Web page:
IF YOU HAVE DOWNLOADED any files from Linux distribution Gentoo in the last 24 hours, you should probably delete them.
That's because the organisation had its GitHub mirror compromised on Thursday evening (US time), with GitHub pages changed and e-builds replaced.
In an alert posted to its website on Friday morning, Gentoo said the attacker gained control of the open source project at approximately 20:20 UTC time, with "unknown individuals" modifying the content of repositories as well as pages there.
"We are still working to determine the exact extent and to regain control of the organization and its repositories," the organisation said. "All Gentoo code hosted on GitHub should for the moment be considered compromised."
However, the firm said that the breach does not affect any code hosted on the Gentoo infrastructure, because the master Gentoo e-build repository is hosted on their own infrastructure.
"And since GitHub is only a mirror for it, you are fine as long as you are using rsync or webrsync from gentoo.org," the company added.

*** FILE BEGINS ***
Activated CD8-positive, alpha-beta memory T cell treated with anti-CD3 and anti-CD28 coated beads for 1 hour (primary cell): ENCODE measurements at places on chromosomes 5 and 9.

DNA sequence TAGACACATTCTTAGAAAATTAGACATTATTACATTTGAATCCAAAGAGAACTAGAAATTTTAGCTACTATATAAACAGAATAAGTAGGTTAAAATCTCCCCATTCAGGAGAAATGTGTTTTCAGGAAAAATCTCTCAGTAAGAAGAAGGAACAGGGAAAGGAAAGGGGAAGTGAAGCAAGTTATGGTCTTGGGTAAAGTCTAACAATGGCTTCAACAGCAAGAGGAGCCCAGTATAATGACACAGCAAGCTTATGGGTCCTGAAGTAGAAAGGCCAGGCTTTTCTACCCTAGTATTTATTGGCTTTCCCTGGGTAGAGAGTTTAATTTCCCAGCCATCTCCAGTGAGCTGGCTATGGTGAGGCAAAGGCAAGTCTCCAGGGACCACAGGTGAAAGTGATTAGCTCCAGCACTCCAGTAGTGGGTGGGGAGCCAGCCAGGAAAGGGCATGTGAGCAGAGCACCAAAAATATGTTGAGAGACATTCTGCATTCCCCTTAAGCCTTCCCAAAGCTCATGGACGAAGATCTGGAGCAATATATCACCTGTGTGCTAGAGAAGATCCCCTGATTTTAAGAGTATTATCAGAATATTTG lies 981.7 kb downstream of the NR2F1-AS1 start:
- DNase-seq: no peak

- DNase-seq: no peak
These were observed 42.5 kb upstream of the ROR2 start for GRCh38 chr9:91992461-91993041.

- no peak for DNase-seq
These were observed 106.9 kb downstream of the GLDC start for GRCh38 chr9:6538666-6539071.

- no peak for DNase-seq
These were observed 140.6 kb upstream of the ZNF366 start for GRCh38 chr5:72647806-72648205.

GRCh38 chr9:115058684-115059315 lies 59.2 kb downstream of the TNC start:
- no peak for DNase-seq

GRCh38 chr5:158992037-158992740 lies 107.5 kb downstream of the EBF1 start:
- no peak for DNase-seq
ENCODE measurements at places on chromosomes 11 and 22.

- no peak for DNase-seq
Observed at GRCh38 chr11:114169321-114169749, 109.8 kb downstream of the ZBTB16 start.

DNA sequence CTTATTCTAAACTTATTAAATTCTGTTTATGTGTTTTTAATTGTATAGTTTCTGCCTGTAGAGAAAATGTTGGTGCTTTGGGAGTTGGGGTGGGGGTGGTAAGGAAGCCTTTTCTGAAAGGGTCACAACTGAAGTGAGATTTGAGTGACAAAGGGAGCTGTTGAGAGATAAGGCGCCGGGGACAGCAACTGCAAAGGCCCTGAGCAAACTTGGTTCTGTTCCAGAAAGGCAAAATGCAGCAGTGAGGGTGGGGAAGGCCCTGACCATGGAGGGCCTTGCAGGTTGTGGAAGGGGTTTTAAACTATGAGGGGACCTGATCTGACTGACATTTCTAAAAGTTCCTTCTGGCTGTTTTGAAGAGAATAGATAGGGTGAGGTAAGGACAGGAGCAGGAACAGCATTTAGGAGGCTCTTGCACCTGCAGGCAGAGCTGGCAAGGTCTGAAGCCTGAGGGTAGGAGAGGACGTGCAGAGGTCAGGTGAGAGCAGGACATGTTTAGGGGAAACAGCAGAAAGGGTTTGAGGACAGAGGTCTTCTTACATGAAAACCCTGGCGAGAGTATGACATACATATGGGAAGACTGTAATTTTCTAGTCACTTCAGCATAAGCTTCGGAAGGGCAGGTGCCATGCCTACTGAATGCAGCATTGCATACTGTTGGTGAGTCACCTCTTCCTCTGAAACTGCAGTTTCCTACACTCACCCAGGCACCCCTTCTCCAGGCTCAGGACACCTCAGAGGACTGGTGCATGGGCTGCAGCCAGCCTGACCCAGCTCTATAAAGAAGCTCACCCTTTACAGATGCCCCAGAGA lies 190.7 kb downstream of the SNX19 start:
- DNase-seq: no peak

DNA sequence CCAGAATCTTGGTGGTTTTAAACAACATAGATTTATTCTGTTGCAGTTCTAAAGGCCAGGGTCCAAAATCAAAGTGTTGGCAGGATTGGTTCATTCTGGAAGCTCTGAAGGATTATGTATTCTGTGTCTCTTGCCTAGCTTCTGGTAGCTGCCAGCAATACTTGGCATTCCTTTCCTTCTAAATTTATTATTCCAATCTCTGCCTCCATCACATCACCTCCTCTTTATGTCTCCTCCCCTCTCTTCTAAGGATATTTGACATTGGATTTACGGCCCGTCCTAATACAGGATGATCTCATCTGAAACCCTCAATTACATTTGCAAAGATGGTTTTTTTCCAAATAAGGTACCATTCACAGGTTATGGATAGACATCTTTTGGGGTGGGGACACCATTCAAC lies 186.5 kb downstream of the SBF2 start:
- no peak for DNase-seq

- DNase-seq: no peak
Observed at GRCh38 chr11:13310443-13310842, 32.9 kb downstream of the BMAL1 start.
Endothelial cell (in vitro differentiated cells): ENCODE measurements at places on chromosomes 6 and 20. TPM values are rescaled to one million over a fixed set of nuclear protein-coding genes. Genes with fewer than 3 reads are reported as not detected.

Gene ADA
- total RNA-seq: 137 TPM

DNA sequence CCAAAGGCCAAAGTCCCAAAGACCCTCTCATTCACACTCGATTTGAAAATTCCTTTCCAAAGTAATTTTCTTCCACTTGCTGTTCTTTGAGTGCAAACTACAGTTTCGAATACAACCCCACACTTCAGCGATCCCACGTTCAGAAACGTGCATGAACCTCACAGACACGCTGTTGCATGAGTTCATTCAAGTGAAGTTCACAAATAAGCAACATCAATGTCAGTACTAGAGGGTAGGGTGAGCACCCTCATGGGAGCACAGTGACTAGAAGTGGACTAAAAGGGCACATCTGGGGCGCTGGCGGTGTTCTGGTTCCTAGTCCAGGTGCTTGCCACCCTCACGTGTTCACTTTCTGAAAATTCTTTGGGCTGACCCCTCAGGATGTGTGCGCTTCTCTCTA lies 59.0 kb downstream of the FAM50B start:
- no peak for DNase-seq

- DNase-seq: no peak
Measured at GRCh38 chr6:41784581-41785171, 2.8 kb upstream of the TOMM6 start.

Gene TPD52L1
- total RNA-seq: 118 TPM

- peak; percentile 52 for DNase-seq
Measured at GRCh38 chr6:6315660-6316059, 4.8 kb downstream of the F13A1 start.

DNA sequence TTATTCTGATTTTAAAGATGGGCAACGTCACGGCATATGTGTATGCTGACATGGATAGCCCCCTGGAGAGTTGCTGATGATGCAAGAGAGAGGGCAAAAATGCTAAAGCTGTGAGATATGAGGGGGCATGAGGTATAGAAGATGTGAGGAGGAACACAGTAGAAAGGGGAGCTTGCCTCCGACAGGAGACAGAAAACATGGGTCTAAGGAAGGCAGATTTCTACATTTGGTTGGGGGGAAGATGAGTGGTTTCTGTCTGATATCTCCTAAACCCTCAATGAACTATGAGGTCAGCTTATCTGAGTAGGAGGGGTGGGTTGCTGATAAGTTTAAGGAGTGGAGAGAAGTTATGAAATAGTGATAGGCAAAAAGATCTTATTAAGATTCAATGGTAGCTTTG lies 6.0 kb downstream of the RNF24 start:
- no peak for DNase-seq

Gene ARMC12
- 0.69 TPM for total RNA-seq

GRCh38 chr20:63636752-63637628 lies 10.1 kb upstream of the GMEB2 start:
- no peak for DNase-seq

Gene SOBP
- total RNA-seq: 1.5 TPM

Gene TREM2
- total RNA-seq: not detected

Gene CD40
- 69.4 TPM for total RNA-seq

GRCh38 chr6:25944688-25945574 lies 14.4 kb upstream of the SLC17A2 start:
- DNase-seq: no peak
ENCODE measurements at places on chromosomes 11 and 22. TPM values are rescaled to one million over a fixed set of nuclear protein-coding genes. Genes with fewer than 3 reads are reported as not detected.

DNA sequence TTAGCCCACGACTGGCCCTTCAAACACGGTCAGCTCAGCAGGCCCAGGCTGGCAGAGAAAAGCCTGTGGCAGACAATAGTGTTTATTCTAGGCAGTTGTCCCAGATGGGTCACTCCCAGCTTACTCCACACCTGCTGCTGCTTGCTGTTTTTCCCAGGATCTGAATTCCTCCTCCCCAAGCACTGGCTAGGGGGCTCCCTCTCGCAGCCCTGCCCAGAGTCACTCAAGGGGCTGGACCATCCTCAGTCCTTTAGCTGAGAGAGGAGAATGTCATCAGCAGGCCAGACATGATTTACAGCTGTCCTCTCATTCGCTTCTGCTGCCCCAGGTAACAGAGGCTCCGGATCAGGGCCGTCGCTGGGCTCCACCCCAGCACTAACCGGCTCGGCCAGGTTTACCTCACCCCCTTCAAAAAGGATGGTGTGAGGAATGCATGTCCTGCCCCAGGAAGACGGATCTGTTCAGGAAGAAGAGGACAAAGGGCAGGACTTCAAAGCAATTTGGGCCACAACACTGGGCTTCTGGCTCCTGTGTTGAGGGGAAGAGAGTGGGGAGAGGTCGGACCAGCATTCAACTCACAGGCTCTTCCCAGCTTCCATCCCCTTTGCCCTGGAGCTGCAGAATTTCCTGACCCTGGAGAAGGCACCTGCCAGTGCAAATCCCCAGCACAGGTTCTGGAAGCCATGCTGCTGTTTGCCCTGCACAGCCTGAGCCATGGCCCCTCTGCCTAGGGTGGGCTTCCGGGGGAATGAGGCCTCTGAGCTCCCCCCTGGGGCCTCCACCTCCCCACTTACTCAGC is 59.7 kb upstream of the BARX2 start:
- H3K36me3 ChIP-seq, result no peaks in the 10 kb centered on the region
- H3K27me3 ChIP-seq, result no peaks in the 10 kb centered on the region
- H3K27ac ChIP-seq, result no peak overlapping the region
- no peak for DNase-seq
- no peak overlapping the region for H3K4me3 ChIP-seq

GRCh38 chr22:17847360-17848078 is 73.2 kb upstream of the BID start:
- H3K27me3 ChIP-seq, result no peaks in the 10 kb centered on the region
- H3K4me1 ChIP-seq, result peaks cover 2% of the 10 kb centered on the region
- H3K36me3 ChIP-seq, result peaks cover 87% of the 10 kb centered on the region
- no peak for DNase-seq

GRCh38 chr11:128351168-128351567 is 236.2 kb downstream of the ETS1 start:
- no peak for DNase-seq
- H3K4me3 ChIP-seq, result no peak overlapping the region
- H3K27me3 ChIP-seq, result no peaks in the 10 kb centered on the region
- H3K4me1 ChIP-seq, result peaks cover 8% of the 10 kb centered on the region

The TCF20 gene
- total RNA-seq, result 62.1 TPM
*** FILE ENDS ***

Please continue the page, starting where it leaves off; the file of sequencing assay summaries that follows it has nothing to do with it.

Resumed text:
It also was keen to mention that the Gentoo-mirror repositories, including metadata, are hosted under a separate GitHub organisation, so are also "likely not affected".
In a more recent update, Gentoo confirmed it had regained control of the Gentoo GitHub Organization and is "currently working with GitHub" on a procedure for resolution.
"Please continue to refrain from using code from the Gentoo GitHub Organization," the update reads.
"Development of Gentoo primarily takes place on Gentoo operated hardware (not on GitHub) and remains unaffected. We continue to work with GitHub on establishing a timeline of what happened and we commit to sharing this with the community as soon as we can."
The distribution is yet to provide any details on how the attack happened. Nevertheless, it claimed that all of its commits are signed, and so users should verify the integrity of the signatures when using its GitHub platform. µ
Gamers can let off steam while on the move
It's available to buy from, er, £1,099
US court rules that firm 'strangled' competition in the modem market
Alternative OS powers, ACTIVATE!